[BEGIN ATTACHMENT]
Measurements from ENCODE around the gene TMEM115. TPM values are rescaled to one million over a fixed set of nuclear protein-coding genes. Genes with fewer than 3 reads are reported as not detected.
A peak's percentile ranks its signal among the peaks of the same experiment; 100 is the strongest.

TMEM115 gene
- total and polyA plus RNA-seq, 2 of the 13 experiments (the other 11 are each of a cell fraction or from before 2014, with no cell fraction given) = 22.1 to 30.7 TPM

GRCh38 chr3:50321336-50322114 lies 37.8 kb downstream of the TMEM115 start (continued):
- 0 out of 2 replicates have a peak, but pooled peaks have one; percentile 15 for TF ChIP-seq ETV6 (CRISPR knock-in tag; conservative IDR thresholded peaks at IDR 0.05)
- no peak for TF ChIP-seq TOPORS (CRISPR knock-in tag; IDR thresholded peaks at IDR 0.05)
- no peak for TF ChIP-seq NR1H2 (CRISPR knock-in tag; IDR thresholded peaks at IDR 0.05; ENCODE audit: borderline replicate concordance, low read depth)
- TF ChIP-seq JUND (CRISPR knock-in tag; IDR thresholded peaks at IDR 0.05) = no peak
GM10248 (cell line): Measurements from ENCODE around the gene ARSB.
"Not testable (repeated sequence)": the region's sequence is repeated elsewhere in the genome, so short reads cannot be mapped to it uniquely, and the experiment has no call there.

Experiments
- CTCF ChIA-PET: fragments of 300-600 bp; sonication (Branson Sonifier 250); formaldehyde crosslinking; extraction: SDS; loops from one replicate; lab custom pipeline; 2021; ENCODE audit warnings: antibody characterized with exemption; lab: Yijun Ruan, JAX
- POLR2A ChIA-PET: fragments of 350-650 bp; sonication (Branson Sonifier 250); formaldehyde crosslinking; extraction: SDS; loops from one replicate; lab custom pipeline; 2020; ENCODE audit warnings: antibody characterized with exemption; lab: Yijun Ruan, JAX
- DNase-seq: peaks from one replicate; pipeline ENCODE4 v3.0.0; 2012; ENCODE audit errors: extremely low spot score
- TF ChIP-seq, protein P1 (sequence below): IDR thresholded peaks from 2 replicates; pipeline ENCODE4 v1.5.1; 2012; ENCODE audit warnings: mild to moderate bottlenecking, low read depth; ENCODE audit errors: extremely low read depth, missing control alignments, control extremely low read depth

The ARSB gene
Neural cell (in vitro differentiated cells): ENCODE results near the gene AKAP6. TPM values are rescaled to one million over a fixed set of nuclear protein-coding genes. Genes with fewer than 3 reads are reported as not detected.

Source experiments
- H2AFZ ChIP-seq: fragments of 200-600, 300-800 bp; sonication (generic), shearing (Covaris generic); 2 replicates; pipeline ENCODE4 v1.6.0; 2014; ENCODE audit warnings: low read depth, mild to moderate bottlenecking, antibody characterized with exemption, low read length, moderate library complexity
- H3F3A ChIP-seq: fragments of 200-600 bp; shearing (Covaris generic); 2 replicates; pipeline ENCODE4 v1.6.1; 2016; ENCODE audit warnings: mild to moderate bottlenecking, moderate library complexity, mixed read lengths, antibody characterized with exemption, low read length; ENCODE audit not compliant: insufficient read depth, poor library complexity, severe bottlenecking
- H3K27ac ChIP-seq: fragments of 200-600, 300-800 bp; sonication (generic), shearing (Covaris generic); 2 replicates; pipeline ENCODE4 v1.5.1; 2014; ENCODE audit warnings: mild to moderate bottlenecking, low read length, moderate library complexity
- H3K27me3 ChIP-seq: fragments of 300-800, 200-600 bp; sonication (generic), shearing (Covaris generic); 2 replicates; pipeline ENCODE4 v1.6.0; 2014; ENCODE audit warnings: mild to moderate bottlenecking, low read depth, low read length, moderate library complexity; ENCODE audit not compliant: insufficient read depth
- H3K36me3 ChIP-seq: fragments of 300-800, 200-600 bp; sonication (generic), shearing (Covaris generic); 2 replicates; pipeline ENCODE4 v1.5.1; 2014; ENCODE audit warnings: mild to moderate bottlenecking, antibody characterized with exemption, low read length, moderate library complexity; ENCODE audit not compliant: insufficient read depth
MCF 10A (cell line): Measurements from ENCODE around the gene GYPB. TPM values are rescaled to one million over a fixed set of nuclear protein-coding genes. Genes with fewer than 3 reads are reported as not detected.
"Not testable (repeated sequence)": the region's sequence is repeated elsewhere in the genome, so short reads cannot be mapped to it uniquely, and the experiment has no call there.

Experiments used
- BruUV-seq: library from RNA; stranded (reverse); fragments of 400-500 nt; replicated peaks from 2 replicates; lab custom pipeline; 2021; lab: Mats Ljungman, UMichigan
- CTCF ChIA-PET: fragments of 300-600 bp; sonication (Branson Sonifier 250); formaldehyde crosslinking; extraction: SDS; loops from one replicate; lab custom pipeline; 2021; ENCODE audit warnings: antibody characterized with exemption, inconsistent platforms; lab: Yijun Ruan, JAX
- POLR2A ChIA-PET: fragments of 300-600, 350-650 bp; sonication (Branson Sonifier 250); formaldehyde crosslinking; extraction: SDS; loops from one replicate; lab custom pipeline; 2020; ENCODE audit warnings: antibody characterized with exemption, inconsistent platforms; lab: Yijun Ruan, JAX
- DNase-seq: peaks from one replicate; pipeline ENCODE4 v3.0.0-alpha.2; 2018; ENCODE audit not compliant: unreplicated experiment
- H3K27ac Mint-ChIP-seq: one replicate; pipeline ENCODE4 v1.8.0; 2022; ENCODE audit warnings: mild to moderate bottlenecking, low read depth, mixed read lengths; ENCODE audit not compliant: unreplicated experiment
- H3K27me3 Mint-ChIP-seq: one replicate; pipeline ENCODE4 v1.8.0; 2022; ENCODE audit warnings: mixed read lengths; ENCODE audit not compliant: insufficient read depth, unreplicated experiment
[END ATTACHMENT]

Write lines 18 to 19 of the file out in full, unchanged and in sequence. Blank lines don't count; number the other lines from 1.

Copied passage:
Neural cell (in vitro differentiated cells): ENCODE results near the gene AKAP6. TPM values are rescaled to one million over a fixed set of nuclear protein-coding genes. Genes with fewer than 3 reads are reported as not detected.

Source experiments